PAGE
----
The City of Red Deer began deliberating the proposed two-year budget on Monday. They are expected to spend the next few days going over the spending of different departments. (Advocate file photo)

The City of Red Deer began deliberating the proposed two-year budget on Monday. They are expected to spend the next few days going over the spending of different departments. (Advocate file photo)

New streamlined multi-year budget process confusing on Day 1

The aim is not to be overly prescriptive for how money is spent, said city manager

The City of Red Deer’s new high-level budget presentation for 2023 and 2024 left some city councillors wanting details that weren’t in the slimmed-down binder.

Coun. Kraymer Barnstable was among those who asked administration for more information on Monday. He explained he needed to understand exactly what’s being proposed so he can explain it to citizens who question him at the grocery store.

Coun. Vesna Higham agreed that it’s sometimes a struggle to understand some of the budget items in the small binder and to follow exactly where the money is going.

Red Deer city council began discussing a proposed two-year budget on Monday — with recommended tax increases of 4.7 per cent in 2023 and 4.3 per cent in 2024.

City Manager Tara Lodewyk helped streamline this week’s multi-year-budget process to finish two years of budgeting in three to five days, instead of taking upwards of two weeks just to do one year’s budget as was done in the past.

She explained the idea is not to have councillors deliberate every proposed item but to instead focus on the bigger picture — especially since there’s little new spending this year anyway.

Lodewyk explained that council gave administration direction earlier this year to come up with budgets for the next two years that achieve a property tax increase of 4.7 in 2023 and 4.3 per cent in 2024 — and this is what department managers did.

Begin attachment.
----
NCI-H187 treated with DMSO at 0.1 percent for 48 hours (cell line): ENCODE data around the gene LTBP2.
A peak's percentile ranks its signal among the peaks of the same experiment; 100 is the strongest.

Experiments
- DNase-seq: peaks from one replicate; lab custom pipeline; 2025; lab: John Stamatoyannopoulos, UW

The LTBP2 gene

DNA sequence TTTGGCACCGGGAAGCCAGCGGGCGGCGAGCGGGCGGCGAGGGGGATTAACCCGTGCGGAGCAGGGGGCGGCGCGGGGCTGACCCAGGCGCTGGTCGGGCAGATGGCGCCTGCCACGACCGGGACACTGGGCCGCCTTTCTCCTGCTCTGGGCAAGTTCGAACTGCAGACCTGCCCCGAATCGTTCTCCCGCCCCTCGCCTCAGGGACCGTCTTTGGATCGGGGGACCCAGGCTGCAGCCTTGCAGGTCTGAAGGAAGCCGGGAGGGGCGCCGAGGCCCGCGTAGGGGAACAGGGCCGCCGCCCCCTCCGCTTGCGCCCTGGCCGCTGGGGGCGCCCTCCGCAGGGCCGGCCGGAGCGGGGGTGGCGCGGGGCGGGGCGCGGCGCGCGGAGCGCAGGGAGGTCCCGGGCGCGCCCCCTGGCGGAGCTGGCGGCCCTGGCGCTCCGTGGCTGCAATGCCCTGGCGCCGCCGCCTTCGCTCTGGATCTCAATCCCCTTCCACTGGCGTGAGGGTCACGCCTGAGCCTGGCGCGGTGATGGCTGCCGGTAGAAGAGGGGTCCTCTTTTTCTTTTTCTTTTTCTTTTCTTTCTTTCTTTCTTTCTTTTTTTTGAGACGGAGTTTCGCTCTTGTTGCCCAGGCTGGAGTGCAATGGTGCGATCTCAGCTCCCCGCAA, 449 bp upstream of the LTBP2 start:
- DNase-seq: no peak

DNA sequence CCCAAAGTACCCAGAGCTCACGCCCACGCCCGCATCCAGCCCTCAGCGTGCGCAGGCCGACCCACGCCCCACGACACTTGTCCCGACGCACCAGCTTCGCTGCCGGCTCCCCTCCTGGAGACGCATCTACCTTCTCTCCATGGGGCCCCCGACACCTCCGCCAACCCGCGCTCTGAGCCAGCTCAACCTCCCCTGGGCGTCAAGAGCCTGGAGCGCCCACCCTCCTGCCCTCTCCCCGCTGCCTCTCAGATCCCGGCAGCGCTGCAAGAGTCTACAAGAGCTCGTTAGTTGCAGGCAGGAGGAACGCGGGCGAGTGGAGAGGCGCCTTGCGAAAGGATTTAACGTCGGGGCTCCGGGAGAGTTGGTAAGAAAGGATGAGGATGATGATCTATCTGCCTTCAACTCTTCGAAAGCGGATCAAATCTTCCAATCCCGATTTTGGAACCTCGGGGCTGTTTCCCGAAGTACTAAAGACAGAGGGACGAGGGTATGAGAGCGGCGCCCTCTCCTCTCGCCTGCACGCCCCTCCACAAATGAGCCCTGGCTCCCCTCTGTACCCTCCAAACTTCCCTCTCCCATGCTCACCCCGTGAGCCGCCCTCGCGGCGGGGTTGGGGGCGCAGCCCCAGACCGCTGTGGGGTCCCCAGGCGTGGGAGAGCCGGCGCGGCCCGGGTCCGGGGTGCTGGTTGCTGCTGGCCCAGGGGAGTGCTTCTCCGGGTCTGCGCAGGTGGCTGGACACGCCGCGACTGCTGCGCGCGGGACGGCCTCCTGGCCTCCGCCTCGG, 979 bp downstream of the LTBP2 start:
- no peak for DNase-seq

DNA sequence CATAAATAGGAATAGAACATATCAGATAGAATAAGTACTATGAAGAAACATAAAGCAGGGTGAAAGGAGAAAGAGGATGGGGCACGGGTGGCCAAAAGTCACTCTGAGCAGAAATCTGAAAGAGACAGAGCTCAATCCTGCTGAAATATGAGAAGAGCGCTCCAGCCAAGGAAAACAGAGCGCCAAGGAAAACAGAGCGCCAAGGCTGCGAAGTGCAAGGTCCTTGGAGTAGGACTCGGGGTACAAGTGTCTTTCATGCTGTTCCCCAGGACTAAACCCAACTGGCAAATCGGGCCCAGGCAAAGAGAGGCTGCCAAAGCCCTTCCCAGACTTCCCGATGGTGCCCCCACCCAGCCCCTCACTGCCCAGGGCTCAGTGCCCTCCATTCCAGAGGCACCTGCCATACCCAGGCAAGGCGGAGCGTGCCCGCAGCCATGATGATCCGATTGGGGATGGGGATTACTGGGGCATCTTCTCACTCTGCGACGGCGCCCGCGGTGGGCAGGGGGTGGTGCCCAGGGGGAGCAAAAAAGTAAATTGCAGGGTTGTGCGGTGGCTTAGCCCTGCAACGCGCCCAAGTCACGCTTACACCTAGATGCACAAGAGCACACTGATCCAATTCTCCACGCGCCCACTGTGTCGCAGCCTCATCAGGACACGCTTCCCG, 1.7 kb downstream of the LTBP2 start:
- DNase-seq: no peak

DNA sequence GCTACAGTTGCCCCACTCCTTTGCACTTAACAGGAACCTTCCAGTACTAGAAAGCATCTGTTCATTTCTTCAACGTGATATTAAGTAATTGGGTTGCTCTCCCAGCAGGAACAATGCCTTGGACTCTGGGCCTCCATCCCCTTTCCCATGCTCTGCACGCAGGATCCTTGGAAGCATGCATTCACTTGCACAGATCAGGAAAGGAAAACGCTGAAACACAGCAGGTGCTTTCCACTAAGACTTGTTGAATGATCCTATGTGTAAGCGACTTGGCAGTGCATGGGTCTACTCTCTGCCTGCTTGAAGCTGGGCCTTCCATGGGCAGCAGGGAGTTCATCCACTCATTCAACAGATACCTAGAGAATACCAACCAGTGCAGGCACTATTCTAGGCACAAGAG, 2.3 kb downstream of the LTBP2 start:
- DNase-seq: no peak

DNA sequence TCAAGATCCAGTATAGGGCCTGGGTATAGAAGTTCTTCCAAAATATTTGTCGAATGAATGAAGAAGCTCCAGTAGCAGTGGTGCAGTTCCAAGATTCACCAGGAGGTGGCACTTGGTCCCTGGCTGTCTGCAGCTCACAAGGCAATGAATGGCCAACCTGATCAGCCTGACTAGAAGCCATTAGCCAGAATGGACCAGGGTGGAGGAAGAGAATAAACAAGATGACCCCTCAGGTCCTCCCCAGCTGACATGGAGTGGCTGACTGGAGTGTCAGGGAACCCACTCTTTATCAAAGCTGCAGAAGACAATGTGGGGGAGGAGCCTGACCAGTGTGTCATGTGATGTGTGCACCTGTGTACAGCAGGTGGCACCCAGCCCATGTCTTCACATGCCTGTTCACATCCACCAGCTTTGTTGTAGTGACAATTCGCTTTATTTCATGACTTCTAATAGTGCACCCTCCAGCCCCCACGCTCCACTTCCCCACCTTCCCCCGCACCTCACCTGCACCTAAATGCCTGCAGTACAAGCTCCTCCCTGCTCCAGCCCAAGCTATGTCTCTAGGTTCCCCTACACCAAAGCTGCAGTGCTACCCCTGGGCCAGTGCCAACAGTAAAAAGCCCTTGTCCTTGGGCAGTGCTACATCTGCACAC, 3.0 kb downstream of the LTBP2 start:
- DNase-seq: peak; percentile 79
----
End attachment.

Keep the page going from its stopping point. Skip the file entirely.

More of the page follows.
Rather than being overly prescriptive for how this money is spent, councillors could consider their overall spending priorities, she added. If the overall operating budget of a certain department needed to be reduced, its manager should be allowed to figure out how this is best done, she added.

“This is a maintenance budget,” said Lodewyk, who told council that administration is mostly recommending increases to keep up with rising inflation so as to not have to roll back city services.

One per cent of the proposed tax increases in each year would be set aside to help the city rebuild financial reserves that were depleted over the last couple of years because of the pandemic, Westerner Park loan and other unexpected expenses.

Council heard about proposals for higher corporate investments, such as for digital modernizations, hybrid workforce support, strategic plan outcome dashboards, and benchmarking surveys to measure customer service.

Lisa Perkins, the city’s general manager of corporate and employee services, told council that Red Deer is growing and needs to update its corporate processes, as well as what it offers employees, or it will face staff retention and recruitment problems.

When Higham questioned whether these were “nice to haves” instead of must-haves, she and other councillors were reminded to not do a line-by-line itemizing.

None of the proposed budget items for 2023 or 2024 will be voted on until the very end of the budget process this week.

On Tuesday, the city’s protective services general manager Ken McMullen is expected to provide details on the $5 million of additional spending proposed for the Emergency Services department.

Red Deer City Council

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